HOUSTON — Wednesday marks the 60th anniversary of a watershed moment in Houston’s Civil Rights movement.
On March 4, 1960, a group of Texas Southern University students staged a sit-in at the “whites only” lunch counter at Weingarten’s grocery store on Almeda.
They were inspired by another group of students who organized the country’s first sit-in at a Woolworth’s lunch counter in Greensboro, North Carolina.
The Weingarten’s protest was followed by other sit-ins throughout Houston in a call for desegregation.
Some stores responded by closing their lunch counters.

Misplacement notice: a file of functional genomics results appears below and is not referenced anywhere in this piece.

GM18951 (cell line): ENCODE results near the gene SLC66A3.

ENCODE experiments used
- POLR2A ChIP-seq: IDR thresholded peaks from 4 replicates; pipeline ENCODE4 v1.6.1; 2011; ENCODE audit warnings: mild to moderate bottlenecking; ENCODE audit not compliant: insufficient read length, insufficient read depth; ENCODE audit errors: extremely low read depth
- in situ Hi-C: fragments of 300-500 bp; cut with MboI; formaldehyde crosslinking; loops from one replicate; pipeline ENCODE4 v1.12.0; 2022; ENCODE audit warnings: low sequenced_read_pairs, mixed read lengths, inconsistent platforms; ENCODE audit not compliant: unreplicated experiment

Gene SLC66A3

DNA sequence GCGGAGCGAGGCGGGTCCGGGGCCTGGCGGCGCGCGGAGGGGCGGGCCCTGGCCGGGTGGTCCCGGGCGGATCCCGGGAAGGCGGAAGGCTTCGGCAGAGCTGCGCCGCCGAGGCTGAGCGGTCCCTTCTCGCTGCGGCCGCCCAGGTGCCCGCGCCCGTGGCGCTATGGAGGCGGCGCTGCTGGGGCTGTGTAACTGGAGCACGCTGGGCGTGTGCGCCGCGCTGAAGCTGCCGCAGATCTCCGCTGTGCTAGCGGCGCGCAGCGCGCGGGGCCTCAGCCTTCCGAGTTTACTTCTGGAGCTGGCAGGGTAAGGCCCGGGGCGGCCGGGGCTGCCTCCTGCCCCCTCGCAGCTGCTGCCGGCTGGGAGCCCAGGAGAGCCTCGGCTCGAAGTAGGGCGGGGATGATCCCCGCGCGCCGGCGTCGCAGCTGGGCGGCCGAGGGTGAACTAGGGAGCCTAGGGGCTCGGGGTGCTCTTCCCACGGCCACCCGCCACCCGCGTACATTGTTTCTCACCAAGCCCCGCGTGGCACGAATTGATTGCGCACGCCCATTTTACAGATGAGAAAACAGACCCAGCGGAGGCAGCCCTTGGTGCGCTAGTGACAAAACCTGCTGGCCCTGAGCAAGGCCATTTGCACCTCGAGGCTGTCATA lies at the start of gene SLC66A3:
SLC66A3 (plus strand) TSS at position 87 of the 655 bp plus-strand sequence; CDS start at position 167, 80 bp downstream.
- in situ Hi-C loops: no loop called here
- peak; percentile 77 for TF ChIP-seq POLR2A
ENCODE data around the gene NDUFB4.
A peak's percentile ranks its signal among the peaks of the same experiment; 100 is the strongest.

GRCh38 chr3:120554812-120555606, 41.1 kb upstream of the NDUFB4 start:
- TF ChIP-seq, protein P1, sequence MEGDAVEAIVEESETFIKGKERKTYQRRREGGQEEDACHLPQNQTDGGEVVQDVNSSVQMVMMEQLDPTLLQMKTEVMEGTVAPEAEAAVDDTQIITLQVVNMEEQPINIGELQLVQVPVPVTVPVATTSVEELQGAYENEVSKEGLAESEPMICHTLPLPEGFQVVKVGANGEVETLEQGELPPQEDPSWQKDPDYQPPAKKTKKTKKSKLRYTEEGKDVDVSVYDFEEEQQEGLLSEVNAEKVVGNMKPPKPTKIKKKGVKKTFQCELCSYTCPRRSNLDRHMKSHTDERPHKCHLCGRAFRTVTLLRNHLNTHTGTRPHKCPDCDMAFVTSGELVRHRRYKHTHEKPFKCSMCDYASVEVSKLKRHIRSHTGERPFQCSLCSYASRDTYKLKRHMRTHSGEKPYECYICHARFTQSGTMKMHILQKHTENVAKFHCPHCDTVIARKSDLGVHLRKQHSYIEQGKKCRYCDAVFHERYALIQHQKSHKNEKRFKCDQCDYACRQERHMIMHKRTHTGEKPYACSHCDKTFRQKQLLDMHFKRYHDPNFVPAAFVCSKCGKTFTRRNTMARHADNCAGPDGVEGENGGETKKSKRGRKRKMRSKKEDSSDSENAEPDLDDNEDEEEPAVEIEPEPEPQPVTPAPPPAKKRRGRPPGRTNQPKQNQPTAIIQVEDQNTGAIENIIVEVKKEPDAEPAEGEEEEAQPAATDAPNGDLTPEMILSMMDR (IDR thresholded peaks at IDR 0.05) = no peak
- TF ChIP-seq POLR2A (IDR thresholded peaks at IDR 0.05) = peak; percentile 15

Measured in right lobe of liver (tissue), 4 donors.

Still, the students and others who joined them remained peaceful.
On March 7, things took a violent turn when a man who wasn’t involved in the sit-ins was abducted at gunpoint by members of the KKK. They beat Felton Turner with chains and carved KKK into his stomach before hanging him from a tree.
Turner survived and word of his attack helped further galvanize the students’ resolve.
Their actions eventually paid off and within months, most Houston businesses were desegregated.
A post office now sits on the site of the old Weingarten’s.
On the 50th anniversary of the quiet protest, a historical marker went up to honor those 13 brave students.
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